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The Role of Mastectomy in De Novo Stage IV Inflammatory Breast Cancer

  • Breast Oncology
  • Published:
Annals of Surgical Oncology Aims and scope Submit manuscript



The role of modified radical mastectomy (MRM) in patients with de novo stage IV inflammatory breast cancer (IBC) remains controversial. We evaluated the impact of MRM on outcomes in this population.


Ninety-seven women presenting with stage IV IBC were identified in an institutional database (2007–2016) and were stratified by receipt of MRM or no surgery (non-MRM). Demographic, clinicopathologic, and treatment factors were compared. Local–regional recurrence patterns were described and survival analyses were conducted.


All patients initially received chemotherapy. Fifty-two patients (53.6%) underwent MRM; 47 received post-mastectomy radiation. Differences between the non-MRM and MRM groups included tumor receptor subtypes (hormone receptor-positive [HR+]/human epidermal growth factor receptor 2-positive [HER2+]: 4.4% vs. 19.2%; HR+/HER2-negative [HER2−]: 31.1% vs. 44.2%; HR-negative [HR−]/HER2+: 24.4% vs. 15.4%; and HR−/HER2−: 40.0% vs. 21.2%; p = 0.03), number of metastatic sites (3 vs. 2; p = 0.01), and clinical partial/complete response to chemotherapy (13.3% vs. 75.0%; p < 0.001). Of the 47 patients who completed trimodality therapy, 6 (12.8%) had a local–regional recurrence. Median overall survival (OS) was 19 months in the non-MRM group and 58 months in the MRM group (p < 0.001). On multivariable analysis, clinical N3 disease (hazard ratio 2.16, 95% confidence interval [CI] 1.07–4.37; p = 0.03) as well as tumor subtypes HR+/HER2− (hazard ratio 4.98, 95% CI 1.15–21.47; p = 0.03) and HR−/HER2− (hazard ratio 7.18, 95% CI 1.66–31.07; p = 0.008) were associated with decreased OS. Partial/complete response of distant disease to chemotherapy (hazard ratio 0.43, 95% CI 0.24–0.77; p = 0.005) and receipt of MRM (hazard ratio 0.52, 95% CI 0.29–0.93; p = 0.03) were independently associated with improved OS.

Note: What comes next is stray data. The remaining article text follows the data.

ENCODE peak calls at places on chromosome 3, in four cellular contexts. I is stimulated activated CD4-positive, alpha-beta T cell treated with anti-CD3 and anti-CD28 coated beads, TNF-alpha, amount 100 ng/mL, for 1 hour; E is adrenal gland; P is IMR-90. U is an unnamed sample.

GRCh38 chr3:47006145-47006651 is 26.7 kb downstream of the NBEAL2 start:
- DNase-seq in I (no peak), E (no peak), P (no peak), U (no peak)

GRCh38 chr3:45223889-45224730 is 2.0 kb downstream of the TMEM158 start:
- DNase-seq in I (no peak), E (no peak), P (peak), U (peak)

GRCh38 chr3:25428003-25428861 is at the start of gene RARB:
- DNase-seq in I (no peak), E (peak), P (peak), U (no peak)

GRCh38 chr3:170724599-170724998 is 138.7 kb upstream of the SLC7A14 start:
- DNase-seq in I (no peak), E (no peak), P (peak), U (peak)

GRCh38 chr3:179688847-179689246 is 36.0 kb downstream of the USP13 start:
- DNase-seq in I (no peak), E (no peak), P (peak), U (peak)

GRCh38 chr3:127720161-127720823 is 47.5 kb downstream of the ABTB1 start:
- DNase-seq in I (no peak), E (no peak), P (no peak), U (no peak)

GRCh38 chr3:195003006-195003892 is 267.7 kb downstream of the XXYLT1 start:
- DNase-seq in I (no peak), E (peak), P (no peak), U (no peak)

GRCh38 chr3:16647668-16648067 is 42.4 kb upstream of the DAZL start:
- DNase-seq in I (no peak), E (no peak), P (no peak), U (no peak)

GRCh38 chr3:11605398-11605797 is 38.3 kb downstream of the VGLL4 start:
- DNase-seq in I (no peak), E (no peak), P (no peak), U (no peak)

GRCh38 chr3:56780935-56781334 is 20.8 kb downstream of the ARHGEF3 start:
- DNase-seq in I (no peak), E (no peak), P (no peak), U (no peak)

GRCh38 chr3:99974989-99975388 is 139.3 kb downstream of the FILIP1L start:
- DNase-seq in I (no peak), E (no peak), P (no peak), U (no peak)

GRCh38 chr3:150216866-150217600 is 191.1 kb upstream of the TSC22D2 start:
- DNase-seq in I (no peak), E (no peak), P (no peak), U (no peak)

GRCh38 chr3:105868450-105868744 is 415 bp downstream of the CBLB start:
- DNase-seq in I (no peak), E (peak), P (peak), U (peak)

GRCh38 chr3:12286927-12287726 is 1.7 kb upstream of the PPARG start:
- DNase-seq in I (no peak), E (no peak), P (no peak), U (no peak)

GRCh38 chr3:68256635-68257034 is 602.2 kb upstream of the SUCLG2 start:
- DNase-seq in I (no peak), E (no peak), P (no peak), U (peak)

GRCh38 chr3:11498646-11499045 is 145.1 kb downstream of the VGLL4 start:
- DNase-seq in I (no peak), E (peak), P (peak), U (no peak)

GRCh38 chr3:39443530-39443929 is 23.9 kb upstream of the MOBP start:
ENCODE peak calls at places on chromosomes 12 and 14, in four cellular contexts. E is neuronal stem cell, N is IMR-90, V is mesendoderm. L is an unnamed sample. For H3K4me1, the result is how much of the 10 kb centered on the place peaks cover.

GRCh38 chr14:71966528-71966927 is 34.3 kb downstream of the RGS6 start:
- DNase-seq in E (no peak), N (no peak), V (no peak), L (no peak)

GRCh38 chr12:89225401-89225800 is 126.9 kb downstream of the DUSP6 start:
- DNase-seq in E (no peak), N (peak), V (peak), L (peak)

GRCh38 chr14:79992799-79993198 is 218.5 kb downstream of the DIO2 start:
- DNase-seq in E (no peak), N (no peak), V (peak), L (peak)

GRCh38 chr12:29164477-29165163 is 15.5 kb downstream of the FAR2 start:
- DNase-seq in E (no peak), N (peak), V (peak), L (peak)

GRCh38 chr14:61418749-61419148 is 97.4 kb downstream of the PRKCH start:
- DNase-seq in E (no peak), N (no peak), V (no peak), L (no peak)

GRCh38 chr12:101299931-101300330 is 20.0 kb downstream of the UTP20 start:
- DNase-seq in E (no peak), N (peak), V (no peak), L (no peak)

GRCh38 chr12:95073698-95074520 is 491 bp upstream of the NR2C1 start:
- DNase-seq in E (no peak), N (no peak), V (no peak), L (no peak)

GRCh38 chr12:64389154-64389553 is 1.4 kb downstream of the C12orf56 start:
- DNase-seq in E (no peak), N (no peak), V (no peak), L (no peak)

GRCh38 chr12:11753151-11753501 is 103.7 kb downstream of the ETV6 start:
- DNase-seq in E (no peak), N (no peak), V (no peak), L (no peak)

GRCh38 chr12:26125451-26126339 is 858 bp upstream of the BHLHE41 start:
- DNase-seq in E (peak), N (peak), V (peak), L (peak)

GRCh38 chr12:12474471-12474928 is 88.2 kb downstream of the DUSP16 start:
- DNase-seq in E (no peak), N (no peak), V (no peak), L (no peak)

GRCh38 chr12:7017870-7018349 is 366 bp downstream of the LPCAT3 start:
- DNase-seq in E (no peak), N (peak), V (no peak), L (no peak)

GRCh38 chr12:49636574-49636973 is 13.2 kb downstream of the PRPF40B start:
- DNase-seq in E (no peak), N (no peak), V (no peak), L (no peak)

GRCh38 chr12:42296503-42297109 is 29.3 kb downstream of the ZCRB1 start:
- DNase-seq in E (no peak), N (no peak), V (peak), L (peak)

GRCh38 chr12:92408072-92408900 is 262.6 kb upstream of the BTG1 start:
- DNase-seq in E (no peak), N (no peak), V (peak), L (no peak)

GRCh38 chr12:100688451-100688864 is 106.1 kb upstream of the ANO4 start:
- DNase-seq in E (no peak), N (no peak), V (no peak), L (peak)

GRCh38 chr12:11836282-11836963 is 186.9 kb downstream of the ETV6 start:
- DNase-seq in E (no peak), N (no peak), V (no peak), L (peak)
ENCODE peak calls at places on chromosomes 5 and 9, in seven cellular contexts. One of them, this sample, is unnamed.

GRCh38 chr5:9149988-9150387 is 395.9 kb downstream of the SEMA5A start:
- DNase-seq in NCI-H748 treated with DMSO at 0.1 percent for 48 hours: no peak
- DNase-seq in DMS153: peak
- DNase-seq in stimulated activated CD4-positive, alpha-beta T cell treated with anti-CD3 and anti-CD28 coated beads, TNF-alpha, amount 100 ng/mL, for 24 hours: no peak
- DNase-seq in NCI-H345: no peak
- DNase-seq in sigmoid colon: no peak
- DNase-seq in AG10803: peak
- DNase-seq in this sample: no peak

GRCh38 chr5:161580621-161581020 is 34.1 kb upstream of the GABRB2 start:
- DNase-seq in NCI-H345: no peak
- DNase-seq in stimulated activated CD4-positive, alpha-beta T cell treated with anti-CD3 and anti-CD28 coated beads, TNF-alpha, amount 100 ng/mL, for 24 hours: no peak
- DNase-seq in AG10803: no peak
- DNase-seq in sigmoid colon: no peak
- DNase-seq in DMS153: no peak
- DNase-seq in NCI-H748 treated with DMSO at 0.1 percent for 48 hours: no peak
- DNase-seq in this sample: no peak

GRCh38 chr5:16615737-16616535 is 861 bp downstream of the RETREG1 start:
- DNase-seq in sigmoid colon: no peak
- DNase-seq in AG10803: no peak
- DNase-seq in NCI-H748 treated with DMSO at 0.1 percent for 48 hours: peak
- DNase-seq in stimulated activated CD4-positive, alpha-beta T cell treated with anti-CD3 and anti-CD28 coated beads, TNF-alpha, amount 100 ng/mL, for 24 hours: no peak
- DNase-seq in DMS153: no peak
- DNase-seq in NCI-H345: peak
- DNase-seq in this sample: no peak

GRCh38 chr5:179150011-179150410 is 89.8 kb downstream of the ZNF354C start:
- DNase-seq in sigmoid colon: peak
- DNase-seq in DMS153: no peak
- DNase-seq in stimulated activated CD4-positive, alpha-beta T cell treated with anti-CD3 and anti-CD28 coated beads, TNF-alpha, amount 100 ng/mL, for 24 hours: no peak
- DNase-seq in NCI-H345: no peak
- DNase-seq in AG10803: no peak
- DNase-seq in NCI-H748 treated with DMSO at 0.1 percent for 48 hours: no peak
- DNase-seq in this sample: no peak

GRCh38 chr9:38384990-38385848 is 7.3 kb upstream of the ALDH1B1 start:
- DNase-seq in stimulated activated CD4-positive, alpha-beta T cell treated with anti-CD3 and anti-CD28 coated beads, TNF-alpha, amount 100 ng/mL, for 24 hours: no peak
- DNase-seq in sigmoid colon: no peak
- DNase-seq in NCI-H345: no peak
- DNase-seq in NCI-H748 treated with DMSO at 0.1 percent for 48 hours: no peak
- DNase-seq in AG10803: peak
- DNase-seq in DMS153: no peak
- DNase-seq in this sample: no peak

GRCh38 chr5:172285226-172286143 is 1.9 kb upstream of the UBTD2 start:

In our retrospective study, MRM in de novo stage IV IBC patients is an independent factor associated with improved OS. Our findings strongly support the need for prospective randomized trials evaluating possible survival benefits of MRM in de novo stage IV IBC patients.

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Correspondence to Anthony Lucci MD, FACS.

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Natalia Partain, Lauren M. Postlewait, Mediget Teshome, Kelly Rosso, Carolyn Hall, Juhee Song, Salyna Meas, Sarah M. DeSnyder, Bora Lim, Vicente Valero, Wendy Woodward, Naoto T. Ueno, Henry Kuerer, and Anthony Lucci have no disclosures to declare.

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Partain, N., Postlewait, L.M., Teshome, M. et al. The Role of Mastectomy in De Novo Stage IV Inflammatory Breast Cancer. Ann Surg Oncol 28, 4265–4274 (2021).

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